Debian 3.1 debuts with a security flaw

Debian 3.1 has finally arrived after a wait of nearly three years -- to be followed a few hours later by an update fixing a security configuration problem.

Shortly after the official announcement of 3.1's release, a senior developer warned that some upgrades wouldn't get automatic security updates because of a configuration problem.

Versions of Debian 3.1 installed from CD or DVD don't include the correct URL in a list of sources for security updates, Colin Watson said in a post to a Debian mailing list. The problem affects CD/DVD image version 3.1r0, Watson said, and can be fixed by editing the /etc/apt/sources.list file.

Upgrades drawn from sources other than CD or DVD images, such as network or floppy-disk installs, aren't affected, he said.

The community-supported Linux variant supports 11 processor architectures, a factor in the lengthy wait between versions 3.0 ("Woody") and 3.1 ("Sarge"). It is likely that the next Debian release will substantially cut back the number of officially supported architectures as a step towards more frequent releases. Developers are aiming for a release cycle of 12-18 months, more in line with that of competitors such as Suse Linux and Red Hat Linux.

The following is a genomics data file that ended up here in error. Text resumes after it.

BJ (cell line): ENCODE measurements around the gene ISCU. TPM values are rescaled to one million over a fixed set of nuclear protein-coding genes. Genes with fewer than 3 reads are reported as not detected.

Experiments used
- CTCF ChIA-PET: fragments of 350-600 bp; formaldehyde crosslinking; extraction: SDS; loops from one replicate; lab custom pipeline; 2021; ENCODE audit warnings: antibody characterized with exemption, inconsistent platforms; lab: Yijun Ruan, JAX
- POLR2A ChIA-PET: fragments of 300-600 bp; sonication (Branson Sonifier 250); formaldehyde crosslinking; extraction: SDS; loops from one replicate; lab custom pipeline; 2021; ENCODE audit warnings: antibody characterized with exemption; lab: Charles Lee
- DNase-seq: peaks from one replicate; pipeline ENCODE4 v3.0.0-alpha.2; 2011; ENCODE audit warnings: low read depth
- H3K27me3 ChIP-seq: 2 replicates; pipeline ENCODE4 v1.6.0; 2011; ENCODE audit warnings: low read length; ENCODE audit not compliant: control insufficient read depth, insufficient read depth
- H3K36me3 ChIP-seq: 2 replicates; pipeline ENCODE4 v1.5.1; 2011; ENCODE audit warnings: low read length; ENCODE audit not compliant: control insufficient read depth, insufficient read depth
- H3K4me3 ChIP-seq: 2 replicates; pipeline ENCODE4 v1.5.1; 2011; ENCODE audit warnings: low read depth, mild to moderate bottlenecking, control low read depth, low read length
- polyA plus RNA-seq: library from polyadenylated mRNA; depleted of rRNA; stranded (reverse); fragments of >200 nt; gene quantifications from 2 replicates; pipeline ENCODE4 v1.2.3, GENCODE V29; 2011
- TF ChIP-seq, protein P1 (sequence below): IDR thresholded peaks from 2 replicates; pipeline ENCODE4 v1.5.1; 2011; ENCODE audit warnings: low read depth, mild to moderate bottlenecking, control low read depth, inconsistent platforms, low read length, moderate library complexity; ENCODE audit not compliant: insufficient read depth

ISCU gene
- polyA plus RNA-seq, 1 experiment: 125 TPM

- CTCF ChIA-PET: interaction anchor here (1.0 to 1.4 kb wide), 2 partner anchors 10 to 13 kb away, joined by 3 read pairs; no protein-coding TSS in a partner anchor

The new version implements a more user-friendly installer, an improvement long awaited by some, and is the first Debian release to include the productivity suite.

The release includes integrated cryptographic software such as OpenSSH and GNU Privacy Guard (GPG) and adds strong encryption to Web browsers, servers, databases and other software. Users have a choice of the tried and tested 2.4 Linux kernel or the more advanced 2.6 kernel, Debian said.

Various commercial distributions are based on Debian, including Ubuntu Linux, Componentized Linux and Bruce Perens' UserLinux.

Last month AOL's Netscape browser required a security update shortly after launch.

Debian 3.1 is available at

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